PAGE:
17. Accommodations The MOE in the UAE provides many services to gifted and talented students such as: • Enrichment programs in the normal classes • Additional services: giving students individual projects • Participating in educational competitions and programs (“General Rules for the Provision of Special Education Programs and Services.” n.d.) Article handout

    18. Other ways of accommodating • Provide alternatives for students who finish their work early. • Assess students individually instead of as a group. • Pre-test your gifted student before starting a new unit to see what information they already have. (“General accommodations for gifted students,” n.d.).

    19. Laws • UAE Federal Law 29 of 2006 states that “no school in the UAE can refuse admission to a child as having learning difficulties or special needs, and schools are expected to provide for these children from Kindergarten to Grade 9”. • The UAE MOE plans to spend AED 10 million converting another 18 public schools to aid in special needs education. It has already converted 10 schools, and plans to advance 110 schools by 2013. (“Special needs education in the UAE,” n.d.)

    20. Gifted Individualized Educational Plan (GIEP) • Help them learn at different paces • Learn difficult materials earlier • Think at a level different from their classmates The GIEP must be matched to the identified need, age, and levelof the individual student. Each GIEP must be unique from one student to another. Sample (Sample GIEP, n.d.)

    21. Assistive technology Handout

    22. Professionals involved in diagnoses • Parents • Pediatrician • Clinical psychologist • Teachers • Educational psychologist (in the schools: social workers or special needs’ specialists). (“How to Diagnose Giftedness in Children,” n.d.)

    23. Assessments • Scales for Identifying Gifted Students – SIGS • Gifted and Talented Evaluation Scale – GATES • Creative Thinking Assessments • Multiple Intelligence Survey (Sample GIEP, n.d.)

    24. Example from the UAE: Emirates Association for the Talented • Measuring high levels of intelligence and special abilities. • Providing excellent educational programs • Adopting gifted students’ ideas and creations. Dahi Khalfan (“Emirates Association for the Talented,” n.d.)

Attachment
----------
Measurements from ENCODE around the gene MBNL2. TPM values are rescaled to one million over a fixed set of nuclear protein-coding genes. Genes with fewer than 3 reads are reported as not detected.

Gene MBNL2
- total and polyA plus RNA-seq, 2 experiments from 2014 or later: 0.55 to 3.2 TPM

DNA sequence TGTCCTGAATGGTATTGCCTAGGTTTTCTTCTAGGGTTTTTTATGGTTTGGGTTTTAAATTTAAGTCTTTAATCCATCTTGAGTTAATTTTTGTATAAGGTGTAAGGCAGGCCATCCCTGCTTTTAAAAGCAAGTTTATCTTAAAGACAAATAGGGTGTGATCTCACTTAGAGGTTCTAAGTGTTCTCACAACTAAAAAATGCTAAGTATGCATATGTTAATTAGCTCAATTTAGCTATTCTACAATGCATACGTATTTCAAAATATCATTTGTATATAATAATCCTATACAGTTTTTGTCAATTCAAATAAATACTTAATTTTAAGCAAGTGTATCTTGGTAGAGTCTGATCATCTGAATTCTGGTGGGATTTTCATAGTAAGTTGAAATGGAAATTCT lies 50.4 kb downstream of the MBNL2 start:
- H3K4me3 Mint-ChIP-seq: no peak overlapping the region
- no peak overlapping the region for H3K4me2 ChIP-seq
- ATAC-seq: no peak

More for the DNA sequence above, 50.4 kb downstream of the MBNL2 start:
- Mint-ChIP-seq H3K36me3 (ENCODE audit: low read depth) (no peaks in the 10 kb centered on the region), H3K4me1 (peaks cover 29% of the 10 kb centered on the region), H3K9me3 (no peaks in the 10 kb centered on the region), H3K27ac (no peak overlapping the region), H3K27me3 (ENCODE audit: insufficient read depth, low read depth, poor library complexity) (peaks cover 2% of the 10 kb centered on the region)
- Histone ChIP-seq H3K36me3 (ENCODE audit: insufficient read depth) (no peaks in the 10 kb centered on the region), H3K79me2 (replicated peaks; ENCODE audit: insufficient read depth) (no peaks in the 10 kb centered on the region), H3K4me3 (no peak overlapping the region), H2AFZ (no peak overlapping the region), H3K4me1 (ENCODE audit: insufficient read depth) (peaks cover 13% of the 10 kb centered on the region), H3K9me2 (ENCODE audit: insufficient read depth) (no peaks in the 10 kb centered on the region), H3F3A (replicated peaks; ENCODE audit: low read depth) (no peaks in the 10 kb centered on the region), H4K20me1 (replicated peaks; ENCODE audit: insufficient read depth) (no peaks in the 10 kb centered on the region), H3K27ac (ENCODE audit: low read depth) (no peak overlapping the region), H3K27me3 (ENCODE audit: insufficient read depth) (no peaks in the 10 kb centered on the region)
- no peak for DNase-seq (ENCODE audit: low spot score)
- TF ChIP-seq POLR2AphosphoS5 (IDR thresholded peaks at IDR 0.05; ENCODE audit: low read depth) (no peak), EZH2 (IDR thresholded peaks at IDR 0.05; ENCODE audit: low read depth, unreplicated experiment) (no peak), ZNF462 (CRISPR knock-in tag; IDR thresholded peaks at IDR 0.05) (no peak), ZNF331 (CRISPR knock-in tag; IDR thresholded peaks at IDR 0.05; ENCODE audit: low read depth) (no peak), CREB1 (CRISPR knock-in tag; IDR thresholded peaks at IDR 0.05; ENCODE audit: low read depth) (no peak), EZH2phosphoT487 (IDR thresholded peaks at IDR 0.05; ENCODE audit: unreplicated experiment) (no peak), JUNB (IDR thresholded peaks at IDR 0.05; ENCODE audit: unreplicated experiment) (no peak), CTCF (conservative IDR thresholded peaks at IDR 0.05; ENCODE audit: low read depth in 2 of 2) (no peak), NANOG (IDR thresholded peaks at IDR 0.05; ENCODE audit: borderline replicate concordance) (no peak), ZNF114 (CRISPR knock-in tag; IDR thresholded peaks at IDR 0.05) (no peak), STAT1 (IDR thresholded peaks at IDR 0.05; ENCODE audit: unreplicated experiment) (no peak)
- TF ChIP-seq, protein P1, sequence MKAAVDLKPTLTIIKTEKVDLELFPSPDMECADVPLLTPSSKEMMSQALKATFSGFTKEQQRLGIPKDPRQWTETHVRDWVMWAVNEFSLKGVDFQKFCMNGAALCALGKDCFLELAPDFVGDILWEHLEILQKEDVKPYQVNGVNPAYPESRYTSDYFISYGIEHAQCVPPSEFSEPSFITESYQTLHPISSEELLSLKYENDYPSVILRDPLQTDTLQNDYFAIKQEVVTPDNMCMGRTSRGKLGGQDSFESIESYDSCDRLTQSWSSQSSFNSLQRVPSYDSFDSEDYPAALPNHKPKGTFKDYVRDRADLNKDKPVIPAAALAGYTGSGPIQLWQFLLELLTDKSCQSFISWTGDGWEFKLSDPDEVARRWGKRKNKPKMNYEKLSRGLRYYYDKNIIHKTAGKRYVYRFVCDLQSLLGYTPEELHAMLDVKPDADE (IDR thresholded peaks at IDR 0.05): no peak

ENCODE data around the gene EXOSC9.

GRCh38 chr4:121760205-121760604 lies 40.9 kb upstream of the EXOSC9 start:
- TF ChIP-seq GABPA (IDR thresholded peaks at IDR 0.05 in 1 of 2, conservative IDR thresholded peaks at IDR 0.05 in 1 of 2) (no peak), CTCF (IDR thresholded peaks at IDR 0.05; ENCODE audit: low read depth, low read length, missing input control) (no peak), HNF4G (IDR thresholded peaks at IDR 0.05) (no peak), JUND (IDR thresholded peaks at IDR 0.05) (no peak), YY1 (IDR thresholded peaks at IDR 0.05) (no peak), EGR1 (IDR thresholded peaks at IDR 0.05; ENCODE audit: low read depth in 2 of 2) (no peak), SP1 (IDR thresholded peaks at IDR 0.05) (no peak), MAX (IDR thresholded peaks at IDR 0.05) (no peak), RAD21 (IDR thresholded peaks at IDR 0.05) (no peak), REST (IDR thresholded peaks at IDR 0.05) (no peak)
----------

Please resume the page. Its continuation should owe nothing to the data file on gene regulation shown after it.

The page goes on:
25. References Bainbridge, C (n.d.). Definitions of Gifted. In giftedkids. Retrieved from Clark, B. (n.d.). Social-Emotional Characteristics of Gifted Children. In education. Retrieved from Emirates Association for the Talented. (n.d.). Retrieved from Friend, M, & Bursuck, W.D (2012). Including Students With Special Needs : A practical guide for classroom teachers (6th ed.). Boston: Pearson Education. General accommodations for gifted students. (n.d.). Retrieved from General Rules for the Provision of Special Education Programs and Services: Public & Private Schools. (n.d.). In School for All. Retrieved from Goodhew, G (2009). Meeting the needs of gifted and talented students. London: Continuum International Publishing Group.

    26. Goldring, C. (2012). 6 Extraordinary Kid Geniuses. In takepart. Retrieved from Goodreads: Albert Einstein, quotes (n.d.). Retrieved from Hoogh, S. (2009). Giftedness . In giftedness. Retrieved from How to Diagnose Giftedness in Children. (n.d.). Retrieved from Learn about academic giftedness. (n.d.). Retrieved from Porter, L (2005). Gifted young children: a guide for teachers and parents (2nd ed.). Crows Nest: Allen & Unwin. Sample GIEP. (n.d.). Retrieved from Special needs education in the UAE. (n.d.). Retrieved from Traits and Characteristics of Gifted Children. (n.d.). Retrieved from